Why… Why… Why… Why do these television shows always follow major events with mundane filler episodes? While I was not a fan of “A Seat at the Table,” and considered it the worst episode of a series of amazing episodes, I was still eager to see where the story went next and, where did it go? Harley’s mom and dad’s house? Seriously? I’m not really counting this against the episode itself because it’s a long-established trope that major events be followed by quiet episodes — just look at how Star Trek: TNG followed up “The Best of Both Worlds…” Captain Picard went home and talked with his brother. That episode was amazing, though.
This one… less so, but still better than the predictable rubbish of last week.
I would have loved to have seen Harley at least attempt to confront the Joker for shoving her out of a helicopter and trying to kill her, especially since they’re working in the same office building essentially, but I guess they’re saving that for later.
Must have been an awkward day, just ignoring each other, I guess.
So, upset that her crew has quit and Ivy has ditched her following her induction into the Legion of Doom, Harley decides to reconnect with her roots and visit her mother, only her deadbeat dad, a true hunk of feces who talked her into taking a dive in a gymnastics competition years ago because he bet against her to pay the mob back, has moved back in and, to make matters worse, there are assassins prowling the neighborhood generally making a mess of things.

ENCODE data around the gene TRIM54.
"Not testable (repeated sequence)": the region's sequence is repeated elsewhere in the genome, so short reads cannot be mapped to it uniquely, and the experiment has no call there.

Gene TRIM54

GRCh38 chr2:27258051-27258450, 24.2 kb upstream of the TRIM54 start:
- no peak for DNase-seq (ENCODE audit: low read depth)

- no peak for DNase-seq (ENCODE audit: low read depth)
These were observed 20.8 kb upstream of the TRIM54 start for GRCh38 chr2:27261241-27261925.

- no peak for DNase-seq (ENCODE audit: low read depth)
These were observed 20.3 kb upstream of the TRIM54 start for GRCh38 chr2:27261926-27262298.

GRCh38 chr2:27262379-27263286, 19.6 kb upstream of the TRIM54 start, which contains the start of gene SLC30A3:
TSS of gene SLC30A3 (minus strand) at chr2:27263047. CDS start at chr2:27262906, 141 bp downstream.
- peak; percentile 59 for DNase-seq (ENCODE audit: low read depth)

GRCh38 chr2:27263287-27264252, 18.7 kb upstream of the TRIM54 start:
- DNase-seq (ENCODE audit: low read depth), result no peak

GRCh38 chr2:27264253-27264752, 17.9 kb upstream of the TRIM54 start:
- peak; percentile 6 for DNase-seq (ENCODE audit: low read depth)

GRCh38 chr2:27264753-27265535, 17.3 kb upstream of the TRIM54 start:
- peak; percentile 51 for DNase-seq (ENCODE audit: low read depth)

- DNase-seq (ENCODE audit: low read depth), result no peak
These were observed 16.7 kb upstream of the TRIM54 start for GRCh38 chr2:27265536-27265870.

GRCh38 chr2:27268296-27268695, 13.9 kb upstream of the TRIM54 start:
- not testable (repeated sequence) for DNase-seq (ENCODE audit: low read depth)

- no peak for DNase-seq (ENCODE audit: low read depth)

Okay, so even with a quieter episode with little forward progression of the plot, this episode had quite a few surprises. The unexpected deaths were darkly hilarious… the kind of hilarious that you actually feel bad about laughing at, to be honest… which can be the best kind of comedy. Watching Harley reconnect with her father whilst in the middle of a gymnastic routine while killing members of the mob was oddly touching as well.
What’s more, and probably the biggest surprise of the episode, was the end reveal that Harley’s parents were just biding their time to make their move, kill Harley themselves, and collect the bounty on their own. It’s honestly the first time that I have actually empathized with Harley as a character… the profound betrayal, the anger, the desperation following her gunshot wound; I felt every emotion she did and I found it a wonderful source of drama.
Now, given that drama is not something that Harley Quinn has done, like… at all, it could just be that it was the first and very sudden introduction of this element that caught me off guard, but it was effective nonetheless.
The B-plot of the episode finds the imprisoned Poison Ivy trying to escape by sending a message to Frank and, honestly, it was rather weak. Ivy’s cutting humor was dulled, Frank was more annoying than funny, and the gags went nowhere special. Given that I think that Ivy is one of the best things about this show, I was disappointed at how this storyline was handled.
Also, can we please talk about the show’s use of Jewish character as comedy fodder? It’s becoming somewhat of a disturbing trend and, although I certainly not someone who would call for political correctness in a series about a supervillain who kills people with baseball bats, it’s getting rather hard not to notice that everytime the series needs a loud, annoying, and overbearing character, they make him or her Jewish and then trot out every lame stereotype in the dusty vaults of ancient comedy.
While not perfect, it’s not “A Seat at the Table” and it does have that air of unpredictability and not giving a single solitary fig and those are the qualities of this series that I appreciate the most. “Bensonhurst” was a filler episode and it had problems, but for a filler episode, it did well enough.